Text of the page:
The Indian Space Research Organisation (ISRO) is preparing for the launch of its Technology Experiment Satellite (TES) on the country's Polar Satellite Launch Vehicle (PSLV).

TES is one of three technology demonstrator satellites scheduled to be launched on the PSLV in late September or early October.

The Indian satellite will validate advanced spacecraft bus and payload technologies. While TES will be the primary payload onboard, the Bird satellite designed by Germany's DLR space agency, and a Proba spacecraft, designed by Verhaert Design and Development of Belgium, will be launched as piggyback payloads.

Proba is a 100kg (220lb) satellite developed as part of a European Space Agency technology programme to demonstrate the benefits of onboard autonomy. It will also carry a primary Earth observation instrument: a high resolution imaging spectrometer.

The Bird satellite is designed to test a new generation of infrared array sensors adapted to remote sensing by small satellites for various applications.

Following the TES launch, the ISRO plans further launches of locally developed satellites. In the near term the IRS-P5 cartographic satellite and IRS-P6 resources survey spacecraft will be launched on the PSLV over the next two years. IRS-P5 will carry two panchromatic cameras to provide stereo images with a spatial resolution of 2.5m (8ft). The IRS-P5 data will aid digital terrain modelling.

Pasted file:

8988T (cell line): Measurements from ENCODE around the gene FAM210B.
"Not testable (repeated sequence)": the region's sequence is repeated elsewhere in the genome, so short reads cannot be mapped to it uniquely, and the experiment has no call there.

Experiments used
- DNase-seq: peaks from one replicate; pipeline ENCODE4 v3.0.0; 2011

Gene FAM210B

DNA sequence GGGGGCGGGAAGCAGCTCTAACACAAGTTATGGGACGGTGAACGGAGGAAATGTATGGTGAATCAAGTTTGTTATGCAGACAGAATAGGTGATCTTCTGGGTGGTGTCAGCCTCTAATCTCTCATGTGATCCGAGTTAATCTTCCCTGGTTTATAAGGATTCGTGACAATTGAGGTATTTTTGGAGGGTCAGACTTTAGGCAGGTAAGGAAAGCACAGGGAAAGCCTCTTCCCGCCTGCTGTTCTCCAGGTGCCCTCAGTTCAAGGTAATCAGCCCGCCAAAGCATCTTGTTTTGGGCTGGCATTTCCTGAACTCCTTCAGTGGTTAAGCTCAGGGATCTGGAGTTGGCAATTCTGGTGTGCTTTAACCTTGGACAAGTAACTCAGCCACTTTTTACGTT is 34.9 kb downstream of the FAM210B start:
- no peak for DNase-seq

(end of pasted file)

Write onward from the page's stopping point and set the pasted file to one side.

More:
IRS-P6 will carry two multi-spectral cameras, LISS-3 and 4. The former will provide 23.5m spatial resolution in four bands with a swath of 140km (87 miles) while LISS-4 will provide 5.8m spatial resolution operating in three bands. In addition, IRS-P6 will feature an Advanced Wide Field Sensor with a spatial resolution of 70m in three spectral bands.

Meanwhile, ISRO is declining to set a launch date for its INSAT-3C communications spacecraft on the Arianespace Ariane-5 until after completion of the report on the recent failure of the booster according to Dr Kasturirangan, the ISRO chairman. Kasturirangan has ruled out switching launchers.

Source: Flight International